- The tiny robots are just a 25th of an inch wide and are completely biodegradable
- Experts created the ‘living robot’ by changing cells from within a frog embryo
- They were taken from the African frog Xenopus laevis and then ‘adapted’
- The team cut and joined the single cells into the shapes they had designed
Tiny ‘Living robots’ named Xenobots have been created from frog embryos and they could be used to destroy cancer cells or remove microplastics from the oceans.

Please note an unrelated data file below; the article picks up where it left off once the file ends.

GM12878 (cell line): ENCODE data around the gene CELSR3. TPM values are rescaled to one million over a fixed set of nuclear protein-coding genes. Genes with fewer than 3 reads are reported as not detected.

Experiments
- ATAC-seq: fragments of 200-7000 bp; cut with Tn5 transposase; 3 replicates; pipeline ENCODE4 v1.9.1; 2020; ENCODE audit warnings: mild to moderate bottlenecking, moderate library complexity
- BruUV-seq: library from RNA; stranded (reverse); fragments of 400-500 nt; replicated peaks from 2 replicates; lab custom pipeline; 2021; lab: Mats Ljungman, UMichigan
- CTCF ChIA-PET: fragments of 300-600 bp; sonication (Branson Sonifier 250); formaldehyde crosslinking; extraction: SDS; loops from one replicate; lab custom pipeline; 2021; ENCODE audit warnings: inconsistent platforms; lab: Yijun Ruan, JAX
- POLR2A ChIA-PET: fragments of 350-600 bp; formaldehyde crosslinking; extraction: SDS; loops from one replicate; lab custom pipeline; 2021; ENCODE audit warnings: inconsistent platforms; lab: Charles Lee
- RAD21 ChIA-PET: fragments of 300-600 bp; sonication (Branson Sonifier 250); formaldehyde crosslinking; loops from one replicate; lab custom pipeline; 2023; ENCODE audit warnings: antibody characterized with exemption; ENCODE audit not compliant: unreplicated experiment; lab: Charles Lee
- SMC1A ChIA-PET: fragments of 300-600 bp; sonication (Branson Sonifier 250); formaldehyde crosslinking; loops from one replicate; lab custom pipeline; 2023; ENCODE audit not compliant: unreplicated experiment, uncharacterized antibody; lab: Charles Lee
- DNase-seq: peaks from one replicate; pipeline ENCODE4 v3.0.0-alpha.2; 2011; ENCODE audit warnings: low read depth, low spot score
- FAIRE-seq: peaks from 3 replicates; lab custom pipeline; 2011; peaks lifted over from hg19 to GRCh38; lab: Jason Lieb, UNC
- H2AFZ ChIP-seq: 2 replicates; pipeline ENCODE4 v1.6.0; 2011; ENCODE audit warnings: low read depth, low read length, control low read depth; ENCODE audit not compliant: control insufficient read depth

They were developed by researchers from Vermont University and Tufts University who adapted stem cells taken from the embryo of the African frog Xenopus Laevis.
The bots are just a 25th of an inch wide (1mm) and can be programmed to perform a range of tasks including delivering medicine directly to a point in the body.
Researchers say the new ‘artificial cells’ can be shaped in any way necessary for the task at hand and are ‘indestructible’ and able to self repair.